On Wednesday 26 May, 9IL participated in a Spoken Word workshop with Action Education. We started the workshop by playing a little game to familiarise ourselves with each other. The game went like this … We had to say our name and come up with an action and the whole class had to repeat your name and the action. This was by far my favourite game because it was so unique.After that, the facilitators Ken and Talia gave us some creative freedom to create a spoken word of our own. They helped us make our own wordbank and they gave us sentence starters to help us create our spoken words. If we wanted to, we could share our spoken word poems at end the lesson. Personally, I loved this workshop and I am looking forward to writing more of my own spoken words. Mandita Ram 9IL
Everyone enjoys a trip that takes them out of school but last year very few trips were possible. On Wednesday 26 May, 25 students from Year 12 Outdoor Education were excited to be heading off for a chilly couple of nights and some daytime explorations and survival activities at Karangahake Gorge along with teachers Sarah Reynolds and Blillie Lal.Located on State Highway 2 between Paeroa and Waihi, the Karangahake Gorge is about two hours drive from Auckland. A nationally significant gold heritage site, the gorge was once a maze of bridges, trams, water races and construction which includes a labyrinth of tracks and walkways throughout the gorge, with steel and concrete mining relics illustrating the region’s busy industrial past.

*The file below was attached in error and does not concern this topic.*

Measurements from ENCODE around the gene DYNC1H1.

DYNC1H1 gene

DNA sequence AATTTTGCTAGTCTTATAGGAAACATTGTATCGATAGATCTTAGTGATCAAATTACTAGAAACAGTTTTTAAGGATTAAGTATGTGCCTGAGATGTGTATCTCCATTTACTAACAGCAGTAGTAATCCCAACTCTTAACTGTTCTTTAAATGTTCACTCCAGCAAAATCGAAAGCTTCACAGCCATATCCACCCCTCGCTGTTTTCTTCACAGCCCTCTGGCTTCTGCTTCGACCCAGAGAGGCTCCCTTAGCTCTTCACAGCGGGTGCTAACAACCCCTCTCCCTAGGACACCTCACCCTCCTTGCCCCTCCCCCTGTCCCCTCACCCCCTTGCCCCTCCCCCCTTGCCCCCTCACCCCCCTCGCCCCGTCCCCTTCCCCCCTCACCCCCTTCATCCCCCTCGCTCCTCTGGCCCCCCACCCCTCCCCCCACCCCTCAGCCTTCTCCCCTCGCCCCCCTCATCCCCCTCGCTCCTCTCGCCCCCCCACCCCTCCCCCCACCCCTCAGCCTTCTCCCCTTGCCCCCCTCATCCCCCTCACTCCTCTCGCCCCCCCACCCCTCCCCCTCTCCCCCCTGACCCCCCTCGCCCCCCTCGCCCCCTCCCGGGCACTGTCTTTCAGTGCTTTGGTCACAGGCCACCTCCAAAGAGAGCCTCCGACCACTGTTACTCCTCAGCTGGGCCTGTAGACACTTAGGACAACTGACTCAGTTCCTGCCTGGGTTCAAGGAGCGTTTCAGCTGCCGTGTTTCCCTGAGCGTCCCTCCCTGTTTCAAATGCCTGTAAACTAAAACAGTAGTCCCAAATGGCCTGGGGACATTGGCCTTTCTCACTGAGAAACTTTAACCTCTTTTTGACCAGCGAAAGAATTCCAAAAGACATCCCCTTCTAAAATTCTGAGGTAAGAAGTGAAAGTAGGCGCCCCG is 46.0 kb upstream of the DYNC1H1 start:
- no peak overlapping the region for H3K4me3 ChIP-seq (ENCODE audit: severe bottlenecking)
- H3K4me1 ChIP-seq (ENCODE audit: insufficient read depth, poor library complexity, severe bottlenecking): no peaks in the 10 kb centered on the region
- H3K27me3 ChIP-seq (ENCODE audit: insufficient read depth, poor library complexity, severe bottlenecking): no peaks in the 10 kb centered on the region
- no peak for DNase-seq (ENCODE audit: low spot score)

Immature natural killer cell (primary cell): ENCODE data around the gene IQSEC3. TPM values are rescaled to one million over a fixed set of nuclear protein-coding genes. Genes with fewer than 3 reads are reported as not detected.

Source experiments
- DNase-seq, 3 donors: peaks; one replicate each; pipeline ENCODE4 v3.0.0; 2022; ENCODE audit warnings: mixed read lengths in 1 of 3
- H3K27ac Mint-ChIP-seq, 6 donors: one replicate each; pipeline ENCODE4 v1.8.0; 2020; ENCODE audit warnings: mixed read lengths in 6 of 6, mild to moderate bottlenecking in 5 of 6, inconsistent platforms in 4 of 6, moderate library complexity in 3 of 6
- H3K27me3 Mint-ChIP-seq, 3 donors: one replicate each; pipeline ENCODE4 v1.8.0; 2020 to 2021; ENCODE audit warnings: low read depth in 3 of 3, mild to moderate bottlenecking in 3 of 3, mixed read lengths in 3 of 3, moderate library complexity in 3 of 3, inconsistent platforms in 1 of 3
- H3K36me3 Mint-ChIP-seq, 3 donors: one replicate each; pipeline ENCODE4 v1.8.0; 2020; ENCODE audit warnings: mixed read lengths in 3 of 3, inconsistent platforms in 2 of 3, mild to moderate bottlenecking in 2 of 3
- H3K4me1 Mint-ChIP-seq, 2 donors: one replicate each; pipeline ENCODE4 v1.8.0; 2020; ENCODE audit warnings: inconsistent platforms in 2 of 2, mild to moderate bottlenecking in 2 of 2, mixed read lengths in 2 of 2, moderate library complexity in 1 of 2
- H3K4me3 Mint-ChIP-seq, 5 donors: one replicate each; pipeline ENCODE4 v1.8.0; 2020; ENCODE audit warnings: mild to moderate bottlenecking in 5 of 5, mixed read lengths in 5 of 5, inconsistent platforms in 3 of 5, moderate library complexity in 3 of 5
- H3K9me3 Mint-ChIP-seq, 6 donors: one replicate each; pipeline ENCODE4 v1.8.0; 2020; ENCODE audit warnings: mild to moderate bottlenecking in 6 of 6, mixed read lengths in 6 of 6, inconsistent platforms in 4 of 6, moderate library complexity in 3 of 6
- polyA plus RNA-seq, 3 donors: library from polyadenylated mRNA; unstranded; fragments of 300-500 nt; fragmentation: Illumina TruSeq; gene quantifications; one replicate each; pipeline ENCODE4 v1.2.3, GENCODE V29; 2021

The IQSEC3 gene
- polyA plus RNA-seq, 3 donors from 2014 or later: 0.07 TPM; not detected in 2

Once again, Lynfield College turned to a sea of pink on 21 May!
In New Zealand, we have been taking part in Pink Shirt Day since 2009, though it first began in Canada in 2007 as a campaign to combat homophobic bullying after a peer was bullied for wearing a pink shirt.
In the lead up to Pink Shirt Day, several competitions and activities were run in the lead up to the event. Members of the PSSP team spoke in assemblies, detailing what would be happening and providing a brief history of the day. As well as this, a scavenger hunt was run, with students answering questions about the history of LGBT issues in New Zealand.